Condoleezza Rice knows who she is and remembers where she came from. Early in her tenure as U.S. Secretary of State, she brought then British Foreign Secretary Jack Straw to her home state of Alabama. She took him to the 16th Street Baptist Church in Birmingham, where four little girls had been murdered by an act of racist terrorism. She took him to the Civil Rights Institute, the South's finest museum of its worst embarrassment. And she took him to attend services at the church where her father served as pastor during the turbulent 1960s.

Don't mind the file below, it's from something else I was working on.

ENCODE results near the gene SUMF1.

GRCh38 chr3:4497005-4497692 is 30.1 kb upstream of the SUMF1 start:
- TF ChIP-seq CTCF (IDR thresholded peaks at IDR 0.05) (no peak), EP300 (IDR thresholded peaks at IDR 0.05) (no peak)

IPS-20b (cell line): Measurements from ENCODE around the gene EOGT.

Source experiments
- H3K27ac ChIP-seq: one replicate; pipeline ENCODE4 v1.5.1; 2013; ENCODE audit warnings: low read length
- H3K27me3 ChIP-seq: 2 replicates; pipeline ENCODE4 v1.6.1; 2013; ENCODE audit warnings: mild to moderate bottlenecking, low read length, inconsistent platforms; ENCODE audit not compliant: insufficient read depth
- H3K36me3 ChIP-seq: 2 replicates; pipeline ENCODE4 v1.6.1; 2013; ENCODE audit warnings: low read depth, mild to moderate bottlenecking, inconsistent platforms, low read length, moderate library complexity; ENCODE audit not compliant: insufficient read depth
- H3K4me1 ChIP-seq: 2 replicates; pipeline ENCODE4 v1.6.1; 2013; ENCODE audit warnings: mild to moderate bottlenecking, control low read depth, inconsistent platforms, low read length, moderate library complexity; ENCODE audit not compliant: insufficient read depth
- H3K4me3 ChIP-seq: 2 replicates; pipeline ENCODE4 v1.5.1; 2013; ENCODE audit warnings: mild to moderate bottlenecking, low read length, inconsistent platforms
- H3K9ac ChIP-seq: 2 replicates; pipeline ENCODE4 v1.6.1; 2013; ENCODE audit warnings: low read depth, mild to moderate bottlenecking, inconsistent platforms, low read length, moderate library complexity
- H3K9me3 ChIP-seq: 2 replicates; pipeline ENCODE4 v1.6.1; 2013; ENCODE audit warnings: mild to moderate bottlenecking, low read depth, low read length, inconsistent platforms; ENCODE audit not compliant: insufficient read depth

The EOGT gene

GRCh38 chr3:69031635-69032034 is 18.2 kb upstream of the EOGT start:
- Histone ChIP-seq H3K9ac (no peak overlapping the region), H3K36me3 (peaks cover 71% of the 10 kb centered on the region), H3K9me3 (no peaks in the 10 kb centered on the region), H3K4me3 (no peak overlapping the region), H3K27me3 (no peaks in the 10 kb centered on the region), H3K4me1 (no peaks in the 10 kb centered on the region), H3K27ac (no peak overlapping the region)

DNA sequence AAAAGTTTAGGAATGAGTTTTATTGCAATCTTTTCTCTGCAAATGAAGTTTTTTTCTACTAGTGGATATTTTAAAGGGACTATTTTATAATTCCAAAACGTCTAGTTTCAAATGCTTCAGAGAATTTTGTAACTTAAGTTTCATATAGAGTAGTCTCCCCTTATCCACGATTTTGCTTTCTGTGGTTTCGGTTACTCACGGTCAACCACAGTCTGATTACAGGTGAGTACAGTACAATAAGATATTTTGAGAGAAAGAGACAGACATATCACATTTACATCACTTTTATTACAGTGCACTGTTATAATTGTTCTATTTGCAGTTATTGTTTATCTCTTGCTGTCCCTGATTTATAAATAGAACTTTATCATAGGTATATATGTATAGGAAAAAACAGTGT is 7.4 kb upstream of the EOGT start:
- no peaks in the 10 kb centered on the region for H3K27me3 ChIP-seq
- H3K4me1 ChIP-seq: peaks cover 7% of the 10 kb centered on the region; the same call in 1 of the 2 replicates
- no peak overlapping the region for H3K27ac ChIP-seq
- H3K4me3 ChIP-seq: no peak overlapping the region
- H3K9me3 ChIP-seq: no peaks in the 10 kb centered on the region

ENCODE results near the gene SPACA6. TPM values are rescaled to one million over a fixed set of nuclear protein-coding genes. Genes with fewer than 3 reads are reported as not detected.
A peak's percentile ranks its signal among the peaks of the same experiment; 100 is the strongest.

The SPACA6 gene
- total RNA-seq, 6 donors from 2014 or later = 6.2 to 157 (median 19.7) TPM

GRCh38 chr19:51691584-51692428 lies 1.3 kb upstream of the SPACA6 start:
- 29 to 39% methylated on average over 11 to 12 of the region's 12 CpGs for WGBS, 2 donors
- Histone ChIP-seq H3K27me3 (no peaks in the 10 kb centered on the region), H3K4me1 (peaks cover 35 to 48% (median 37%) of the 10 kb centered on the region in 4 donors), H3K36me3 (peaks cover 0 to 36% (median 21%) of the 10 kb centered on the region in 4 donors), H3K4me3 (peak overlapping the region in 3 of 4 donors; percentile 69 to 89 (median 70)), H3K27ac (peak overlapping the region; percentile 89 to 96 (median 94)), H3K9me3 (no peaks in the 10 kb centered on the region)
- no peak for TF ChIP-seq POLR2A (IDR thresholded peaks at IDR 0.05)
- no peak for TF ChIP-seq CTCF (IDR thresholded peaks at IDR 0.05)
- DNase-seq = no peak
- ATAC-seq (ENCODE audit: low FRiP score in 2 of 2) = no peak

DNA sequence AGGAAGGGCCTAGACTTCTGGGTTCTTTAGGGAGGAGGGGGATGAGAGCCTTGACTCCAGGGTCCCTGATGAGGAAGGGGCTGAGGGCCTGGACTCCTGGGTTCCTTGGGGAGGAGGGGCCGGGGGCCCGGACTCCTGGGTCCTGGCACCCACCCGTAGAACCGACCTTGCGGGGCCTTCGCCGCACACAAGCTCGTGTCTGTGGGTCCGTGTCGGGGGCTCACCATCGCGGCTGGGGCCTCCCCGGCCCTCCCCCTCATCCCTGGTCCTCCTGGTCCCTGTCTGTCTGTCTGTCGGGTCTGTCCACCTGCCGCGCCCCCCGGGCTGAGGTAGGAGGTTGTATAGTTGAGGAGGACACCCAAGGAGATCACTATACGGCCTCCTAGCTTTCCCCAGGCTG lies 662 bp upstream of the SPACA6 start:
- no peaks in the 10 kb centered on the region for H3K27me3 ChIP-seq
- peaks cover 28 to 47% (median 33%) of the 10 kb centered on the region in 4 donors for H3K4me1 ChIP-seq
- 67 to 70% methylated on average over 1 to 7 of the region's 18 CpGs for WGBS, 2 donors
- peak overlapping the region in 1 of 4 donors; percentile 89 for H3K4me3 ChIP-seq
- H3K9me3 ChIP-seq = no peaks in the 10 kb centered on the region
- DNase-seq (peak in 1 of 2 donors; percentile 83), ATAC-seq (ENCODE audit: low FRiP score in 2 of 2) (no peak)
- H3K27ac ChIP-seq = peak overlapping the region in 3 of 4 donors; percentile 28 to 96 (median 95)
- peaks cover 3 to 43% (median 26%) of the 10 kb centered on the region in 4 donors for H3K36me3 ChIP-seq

As a child, Condi experienced personally what it is like when citizens are denied equal rights because of the color of their skin. When one of her heroes, Rosa Parks, died, Condi was in the front row at her funeral, paying homage to the woman who took a seat on a bus so that all Americans could earn a seat at the table. As Secretary of State, Rice, 52, has consistently communicated to the world that although the U.S. is a great nation, it is not perfect. While she and I don't always agree politically, I admire her courage as well as many of her values and accomplishments. She balances her active career with devotion to her family, friends and community. And she makes time to stay in touch with her Southern roots.
Brazile is the author of Cooking with Grease: Stirring the Pots in American Politics